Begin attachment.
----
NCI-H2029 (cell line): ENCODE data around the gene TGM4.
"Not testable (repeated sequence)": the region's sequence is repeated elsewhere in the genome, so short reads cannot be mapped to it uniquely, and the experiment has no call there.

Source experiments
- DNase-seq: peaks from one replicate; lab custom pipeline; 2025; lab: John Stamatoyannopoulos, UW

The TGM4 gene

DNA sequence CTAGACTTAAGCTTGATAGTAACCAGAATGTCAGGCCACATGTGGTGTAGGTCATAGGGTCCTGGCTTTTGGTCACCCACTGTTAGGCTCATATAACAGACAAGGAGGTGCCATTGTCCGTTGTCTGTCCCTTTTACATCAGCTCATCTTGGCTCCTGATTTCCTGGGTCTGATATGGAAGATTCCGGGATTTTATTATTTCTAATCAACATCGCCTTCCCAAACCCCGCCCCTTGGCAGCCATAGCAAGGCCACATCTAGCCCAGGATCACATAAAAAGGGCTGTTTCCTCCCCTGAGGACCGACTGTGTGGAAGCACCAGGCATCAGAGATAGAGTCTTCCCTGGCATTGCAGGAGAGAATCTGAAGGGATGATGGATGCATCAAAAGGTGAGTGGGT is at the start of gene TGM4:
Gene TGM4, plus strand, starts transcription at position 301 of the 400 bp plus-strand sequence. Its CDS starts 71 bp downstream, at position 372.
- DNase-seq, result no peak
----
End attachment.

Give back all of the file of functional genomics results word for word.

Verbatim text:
NCI-H2029 (cell line): ENCODE data around the gene TGM4.
"Not testable (repeated sequence)": the region's sequence is repeated elsewhere in the genome, so short reads cannot be mapped to it uniquely, and the experiment has no call there.

Source experiments
- DNase-seq: peaks from one replicate; lab custom pipeline; 2025; lab: John Stamatoyannopoulos, UW

The TGM4 gene

DNA sequence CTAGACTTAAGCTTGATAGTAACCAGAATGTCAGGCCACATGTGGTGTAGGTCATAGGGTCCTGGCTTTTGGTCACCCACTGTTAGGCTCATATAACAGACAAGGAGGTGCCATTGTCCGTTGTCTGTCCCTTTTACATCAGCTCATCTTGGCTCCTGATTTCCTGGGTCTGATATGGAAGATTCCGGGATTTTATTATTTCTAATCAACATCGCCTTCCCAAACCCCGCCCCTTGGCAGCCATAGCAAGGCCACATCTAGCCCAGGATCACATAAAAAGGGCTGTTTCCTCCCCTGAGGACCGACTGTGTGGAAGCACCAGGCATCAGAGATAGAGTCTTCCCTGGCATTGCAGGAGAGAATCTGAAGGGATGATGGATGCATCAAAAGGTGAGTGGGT is at the start of gene TGM4:
Gene TGM4, plus strand, starts transcription at position 301 of the 400 bp plus-strand sequence. Its CDS starts 71 bp downstream, at position 372.
- DNase-seq, result no peak